Not Now, SpeechNow

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There will be no preliminary injunction for SpeechNow.org, the pro-free speech-in-politics group profiled by Jacob Sullum here. The group can't run ads attacking Sen. Mary L. Landrieu (D-La.) and Rep. Dan Burton (R-Ind.), according to the ruling of a D.C. district court.

Plaintiffs' argument presents a false syllogism that relies on a "crabbed view of corruption, and particularly of the appearance of corruption" that is at odds with Supreme Court precedent…

Second, that SpeechNow cannot literally funnel contributions to candidates, and therefore cannot serve as a vehicle for the direct exchange of dollars for political favors, is not dispositive. The Supreme Court has long acknowledged that "corruption," in the sense that word is used in campaign finance law, "extends beyond explicit cash-for-votes agreements to 'undue influence on an officeholder's judgment.'"

Democracy 21 does the Snoopy dance, which is to be expected, since the group's first reaction to political speech is "how illegal was that?" The New York Sun has some depressing quotes.

"He is saying to be truly independent is impossible, but that is the exception that swallows the First Amendment," a lawyer backing the challenge, Steven Simpson of the Institute for Justice, said, vowing an appeal. "People have the right to speak. They don't have to apologize for the fact that other people might abuse that right."

A supporter of campaign finance regulation, Tara Malloy of the Campaign Legal Center, praised the ruling. "The idea that 527 groups are sort of magically independent really doesn't withstand scrutiny," she said.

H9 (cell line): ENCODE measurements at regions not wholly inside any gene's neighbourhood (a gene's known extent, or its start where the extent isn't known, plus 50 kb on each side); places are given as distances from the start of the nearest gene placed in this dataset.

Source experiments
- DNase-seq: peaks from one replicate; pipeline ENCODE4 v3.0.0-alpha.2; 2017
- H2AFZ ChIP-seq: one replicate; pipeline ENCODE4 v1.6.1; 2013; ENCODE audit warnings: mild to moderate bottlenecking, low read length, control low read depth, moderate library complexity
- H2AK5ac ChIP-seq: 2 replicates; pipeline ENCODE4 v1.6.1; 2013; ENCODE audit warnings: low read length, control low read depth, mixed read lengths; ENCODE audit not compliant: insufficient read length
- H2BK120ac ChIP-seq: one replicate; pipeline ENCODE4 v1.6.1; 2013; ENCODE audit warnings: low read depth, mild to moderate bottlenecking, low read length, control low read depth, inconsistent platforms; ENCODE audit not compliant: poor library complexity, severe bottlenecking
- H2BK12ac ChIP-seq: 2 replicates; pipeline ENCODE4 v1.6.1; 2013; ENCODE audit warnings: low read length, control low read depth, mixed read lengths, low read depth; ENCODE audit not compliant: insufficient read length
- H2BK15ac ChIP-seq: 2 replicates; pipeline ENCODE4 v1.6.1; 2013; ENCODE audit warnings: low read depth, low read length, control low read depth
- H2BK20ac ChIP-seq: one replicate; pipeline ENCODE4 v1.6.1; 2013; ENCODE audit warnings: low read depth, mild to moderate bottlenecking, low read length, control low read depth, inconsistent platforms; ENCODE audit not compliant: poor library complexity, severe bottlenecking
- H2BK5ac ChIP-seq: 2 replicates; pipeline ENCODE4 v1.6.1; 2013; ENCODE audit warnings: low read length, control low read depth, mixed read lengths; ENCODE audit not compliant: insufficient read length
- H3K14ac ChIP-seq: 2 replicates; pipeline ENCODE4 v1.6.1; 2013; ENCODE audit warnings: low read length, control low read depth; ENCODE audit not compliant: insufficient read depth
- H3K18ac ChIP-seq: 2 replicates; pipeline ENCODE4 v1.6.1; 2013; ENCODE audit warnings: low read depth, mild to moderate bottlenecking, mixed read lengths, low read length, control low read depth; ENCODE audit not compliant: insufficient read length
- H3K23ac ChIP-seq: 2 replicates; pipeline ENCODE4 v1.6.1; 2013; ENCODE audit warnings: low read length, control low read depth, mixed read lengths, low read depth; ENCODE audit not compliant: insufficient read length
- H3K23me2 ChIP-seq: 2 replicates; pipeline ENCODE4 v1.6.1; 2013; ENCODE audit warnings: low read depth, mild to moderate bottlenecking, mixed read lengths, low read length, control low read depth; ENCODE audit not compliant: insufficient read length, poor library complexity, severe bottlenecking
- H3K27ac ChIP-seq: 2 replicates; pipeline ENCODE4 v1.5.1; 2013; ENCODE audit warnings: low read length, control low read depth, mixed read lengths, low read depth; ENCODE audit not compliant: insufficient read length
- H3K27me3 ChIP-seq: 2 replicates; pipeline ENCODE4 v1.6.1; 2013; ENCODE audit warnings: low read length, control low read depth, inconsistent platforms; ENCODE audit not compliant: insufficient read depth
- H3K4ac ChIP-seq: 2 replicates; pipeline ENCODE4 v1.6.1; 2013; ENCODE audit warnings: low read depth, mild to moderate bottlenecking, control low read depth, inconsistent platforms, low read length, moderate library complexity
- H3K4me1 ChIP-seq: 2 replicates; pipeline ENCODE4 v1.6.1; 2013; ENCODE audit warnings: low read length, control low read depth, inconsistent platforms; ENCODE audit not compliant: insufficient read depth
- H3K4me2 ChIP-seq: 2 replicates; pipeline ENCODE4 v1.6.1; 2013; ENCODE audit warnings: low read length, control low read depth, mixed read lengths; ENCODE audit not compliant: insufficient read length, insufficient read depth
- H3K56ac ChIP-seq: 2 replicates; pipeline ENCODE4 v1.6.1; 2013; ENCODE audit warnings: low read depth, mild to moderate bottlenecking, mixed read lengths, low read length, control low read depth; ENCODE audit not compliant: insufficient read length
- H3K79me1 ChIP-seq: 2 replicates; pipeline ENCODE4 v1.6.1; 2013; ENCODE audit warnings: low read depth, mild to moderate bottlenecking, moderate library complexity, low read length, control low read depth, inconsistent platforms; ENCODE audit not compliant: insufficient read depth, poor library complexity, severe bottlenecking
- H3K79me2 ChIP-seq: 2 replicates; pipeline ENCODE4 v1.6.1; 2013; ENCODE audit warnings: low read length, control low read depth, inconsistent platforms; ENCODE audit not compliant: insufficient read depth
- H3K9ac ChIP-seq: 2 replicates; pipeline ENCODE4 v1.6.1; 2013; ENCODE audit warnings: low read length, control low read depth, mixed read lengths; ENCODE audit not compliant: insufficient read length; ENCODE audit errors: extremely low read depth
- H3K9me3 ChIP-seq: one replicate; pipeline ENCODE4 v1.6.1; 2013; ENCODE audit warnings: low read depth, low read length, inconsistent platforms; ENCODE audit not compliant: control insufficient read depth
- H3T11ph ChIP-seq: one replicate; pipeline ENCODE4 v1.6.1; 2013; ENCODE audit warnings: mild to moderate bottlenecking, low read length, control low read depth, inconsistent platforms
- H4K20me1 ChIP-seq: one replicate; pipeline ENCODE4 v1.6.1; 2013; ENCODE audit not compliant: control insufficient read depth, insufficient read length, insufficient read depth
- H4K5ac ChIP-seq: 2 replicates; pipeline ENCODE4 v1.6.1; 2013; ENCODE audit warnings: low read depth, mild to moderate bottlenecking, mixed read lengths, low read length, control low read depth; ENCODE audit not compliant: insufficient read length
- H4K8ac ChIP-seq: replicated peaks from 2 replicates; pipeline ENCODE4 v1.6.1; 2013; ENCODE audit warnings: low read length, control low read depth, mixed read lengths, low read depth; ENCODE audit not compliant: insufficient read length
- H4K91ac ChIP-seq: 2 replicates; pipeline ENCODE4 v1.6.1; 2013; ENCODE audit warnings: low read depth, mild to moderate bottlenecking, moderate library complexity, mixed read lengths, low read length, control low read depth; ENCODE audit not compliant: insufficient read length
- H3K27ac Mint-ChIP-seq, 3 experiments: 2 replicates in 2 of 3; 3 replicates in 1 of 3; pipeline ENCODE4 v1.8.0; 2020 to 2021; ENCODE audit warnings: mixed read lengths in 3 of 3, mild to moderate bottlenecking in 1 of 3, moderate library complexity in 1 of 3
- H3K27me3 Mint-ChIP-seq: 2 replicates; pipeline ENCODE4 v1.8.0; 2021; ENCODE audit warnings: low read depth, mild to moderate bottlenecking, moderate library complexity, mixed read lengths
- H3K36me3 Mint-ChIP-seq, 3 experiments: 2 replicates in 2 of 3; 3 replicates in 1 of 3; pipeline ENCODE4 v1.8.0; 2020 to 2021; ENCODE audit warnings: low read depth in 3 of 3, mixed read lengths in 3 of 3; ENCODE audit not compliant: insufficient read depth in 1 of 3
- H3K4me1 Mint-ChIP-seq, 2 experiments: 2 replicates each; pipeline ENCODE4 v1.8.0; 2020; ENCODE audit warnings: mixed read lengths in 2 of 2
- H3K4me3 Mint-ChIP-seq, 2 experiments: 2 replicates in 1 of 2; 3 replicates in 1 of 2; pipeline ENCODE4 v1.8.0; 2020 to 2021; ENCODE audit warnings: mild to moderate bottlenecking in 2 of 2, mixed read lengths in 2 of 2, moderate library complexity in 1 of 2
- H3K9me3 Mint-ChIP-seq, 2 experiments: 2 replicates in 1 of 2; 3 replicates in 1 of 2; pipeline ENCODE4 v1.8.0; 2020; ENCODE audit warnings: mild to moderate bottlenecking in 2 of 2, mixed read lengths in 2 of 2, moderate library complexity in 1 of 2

If you want a few non-magical opinions about free campaign speech, dig into reason's archives. Michael Lynch chewed over the issue with FEC commissioner Brad Smith in 2001.

NEXT: Christopher Hitchens Tortured (Seriously)

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  1. Free Speech was such a quaint notion anyway.

  2. What is unclear about shall make no law?

  3. They go by a different Constitution, the one that says “…shall make no law. Or not.”

  4. When the Supremes upheld portions of the McCain Feingold Campaign Finance Reform Incumbent Protection Act I was ashamed.

    If there is any arena where free speech is more importan than in politics, please let me know.

  5. If a ruling like this was supported through all appeals, then we’d be back in a space where the US would have no legitimate government. Again. And where the laws of the Republic would deserve no respect. Again.

  6. Trying again –

    When the Supremes upheld portions of the McCain Feingold Campaign Finance Reform Incumbent Protection Act I was ashamed.

    If there is any arena where free speech is more importan than in politics, please let me know.

    Preview, dammit! Preview.

  7. Why do well-intentioned groups assume it is acceptable to stick a volume knob on the First Amendment? “You can spread your message, but only to a certain number of people at certain times of the year.”